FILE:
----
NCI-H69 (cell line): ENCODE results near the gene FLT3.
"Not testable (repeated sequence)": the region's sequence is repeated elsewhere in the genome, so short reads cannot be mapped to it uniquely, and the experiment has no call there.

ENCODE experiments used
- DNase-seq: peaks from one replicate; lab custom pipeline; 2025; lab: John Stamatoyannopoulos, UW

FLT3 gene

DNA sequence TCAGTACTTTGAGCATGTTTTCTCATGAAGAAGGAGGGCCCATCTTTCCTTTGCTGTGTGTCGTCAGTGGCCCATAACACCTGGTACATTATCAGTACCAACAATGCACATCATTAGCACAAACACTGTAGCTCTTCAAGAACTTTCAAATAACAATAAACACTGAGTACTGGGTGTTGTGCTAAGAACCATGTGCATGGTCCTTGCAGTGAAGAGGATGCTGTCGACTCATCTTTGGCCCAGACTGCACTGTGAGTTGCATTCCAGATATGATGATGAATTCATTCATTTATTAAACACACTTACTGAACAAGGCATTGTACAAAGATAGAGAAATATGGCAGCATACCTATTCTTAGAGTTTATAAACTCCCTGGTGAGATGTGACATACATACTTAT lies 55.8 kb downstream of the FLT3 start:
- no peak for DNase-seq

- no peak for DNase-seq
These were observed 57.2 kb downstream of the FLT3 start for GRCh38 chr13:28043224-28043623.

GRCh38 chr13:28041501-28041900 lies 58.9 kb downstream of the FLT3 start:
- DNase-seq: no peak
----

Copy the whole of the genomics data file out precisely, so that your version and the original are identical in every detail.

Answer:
NCI-H69 (cell line): ENCODE results near the gene FLT3.
"Not testable (repeated sequence)": the region's sequence is repeated elsewhere in the genome, so short reads cannot be mapped to it uniquely, and the experiment has no call there.

ENCODE experiments used
- DNase-seq: peaks from one replicate; lab custom pipeline; 2025; lab: John Stamatoyannopoulos, UW

FLT3 gene

DNA sequence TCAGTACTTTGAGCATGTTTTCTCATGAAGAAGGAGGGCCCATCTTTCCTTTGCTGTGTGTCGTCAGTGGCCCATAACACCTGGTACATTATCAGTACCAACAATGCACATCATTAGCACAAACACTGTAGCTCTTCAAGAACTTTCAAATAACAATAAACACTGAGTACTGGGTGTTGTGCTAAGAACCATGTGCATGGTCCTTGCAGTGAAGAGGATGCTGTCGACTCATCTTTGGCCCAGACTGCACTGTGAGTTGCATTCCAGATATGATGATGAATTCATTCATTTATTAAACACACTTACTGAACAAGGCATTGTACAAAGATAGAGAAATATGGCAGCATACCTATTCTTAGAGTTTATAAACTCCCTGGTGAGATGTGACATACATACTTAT lies 55.8 kb downstream of the FLT3 start:
- no peak for DNase-seq

- no peak for DNase-seq
These were observed 57.2 kb downstream of the FLT3 start for GRCh38 chr13:28043224-28043623.

GRCh38 chr13:28041501-28041900 lies 58.9 kb downstream of the FLT3 start:
- DNase-seq: no peak